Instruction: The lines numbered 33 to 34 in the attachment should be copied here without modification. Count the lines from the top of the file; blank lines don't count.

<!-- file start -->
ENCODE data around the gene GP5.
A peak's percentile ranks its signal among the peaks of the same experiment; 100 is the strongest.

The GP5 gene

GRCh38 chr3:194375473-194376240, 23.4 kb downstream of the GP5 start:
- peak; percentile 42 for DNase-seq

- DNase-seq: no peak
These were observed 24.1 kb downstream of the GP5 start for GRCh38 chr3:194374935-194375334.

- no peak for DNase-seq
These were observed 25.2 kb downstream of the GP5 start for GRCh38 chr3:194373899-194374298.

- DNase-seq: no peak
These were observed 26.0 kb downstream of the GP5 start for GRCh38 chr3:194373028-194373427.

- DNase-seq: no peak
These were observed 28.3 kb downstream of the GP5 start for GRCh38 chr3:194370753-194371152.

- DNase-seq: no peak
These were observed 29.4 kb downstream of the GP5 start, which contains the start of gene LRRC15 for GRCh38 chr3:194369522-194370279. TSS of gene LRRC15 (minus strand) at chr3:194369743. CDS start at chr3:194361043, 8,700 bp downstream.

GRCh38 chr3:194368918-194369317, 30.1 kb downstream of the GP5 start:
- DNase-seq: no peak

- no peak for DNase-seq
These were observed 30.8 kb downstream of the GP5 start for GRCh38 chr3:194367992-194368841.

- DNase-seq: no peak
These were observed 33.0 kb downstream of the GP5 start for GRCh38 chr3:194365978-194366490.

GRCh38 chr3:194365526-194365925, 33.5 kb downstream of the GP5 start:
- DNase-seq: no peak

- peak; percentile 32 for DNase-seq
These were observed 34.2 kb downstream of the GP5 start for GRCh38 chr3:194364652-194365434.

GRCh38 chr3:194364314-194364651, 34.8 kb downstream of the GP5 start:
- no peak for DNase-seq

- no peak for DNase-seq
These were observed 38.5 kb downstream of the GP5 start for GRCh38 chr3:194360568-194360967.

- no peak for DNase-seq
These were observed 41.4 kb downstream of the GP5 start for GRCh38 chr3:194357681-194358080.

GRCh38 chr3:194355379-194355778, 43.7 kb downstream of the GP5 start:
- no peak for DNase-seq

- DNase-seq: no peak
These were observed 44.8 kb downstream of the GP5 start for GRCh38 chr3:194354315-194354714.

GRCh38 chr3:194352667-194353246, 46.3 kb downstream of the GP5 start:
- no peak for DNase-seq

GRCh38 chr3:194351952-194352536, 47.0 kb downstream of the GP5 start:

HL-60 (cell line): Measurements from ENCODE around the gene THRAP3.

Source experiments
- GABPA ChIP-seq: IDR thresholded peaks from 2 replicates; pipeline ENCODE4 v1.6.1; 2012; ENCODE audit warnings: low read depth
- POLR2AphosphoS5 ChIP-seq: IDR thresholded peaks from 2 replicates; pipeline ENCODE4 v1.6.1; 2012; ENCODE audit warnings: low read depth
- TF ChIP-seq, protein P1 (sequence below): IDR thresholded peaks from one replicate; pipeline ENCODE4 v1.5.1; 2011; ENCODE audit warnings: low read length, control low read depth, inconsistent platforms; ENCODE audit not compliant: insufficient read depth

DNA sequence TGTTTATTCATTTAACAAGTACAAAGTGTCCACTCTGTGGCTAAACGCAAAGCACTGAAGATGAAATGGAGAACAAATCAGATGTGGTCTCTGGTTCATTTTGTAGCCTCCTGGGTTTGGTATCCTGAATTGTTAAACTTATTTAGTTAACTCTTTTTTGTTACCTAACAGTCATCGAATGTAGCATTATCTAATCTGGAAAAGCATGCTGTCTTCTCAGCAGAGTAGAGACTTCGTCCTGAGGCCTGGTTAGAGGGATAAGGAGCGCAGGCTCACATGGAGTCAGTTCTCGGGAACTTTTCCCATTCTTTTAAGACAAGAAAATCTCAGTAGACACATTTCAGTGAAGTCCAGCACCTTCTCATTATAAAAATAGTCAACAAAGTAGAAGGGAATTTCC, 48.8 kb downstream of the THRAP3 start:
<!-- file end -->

- no peak for DNase-seq

- DNase-seq: no peak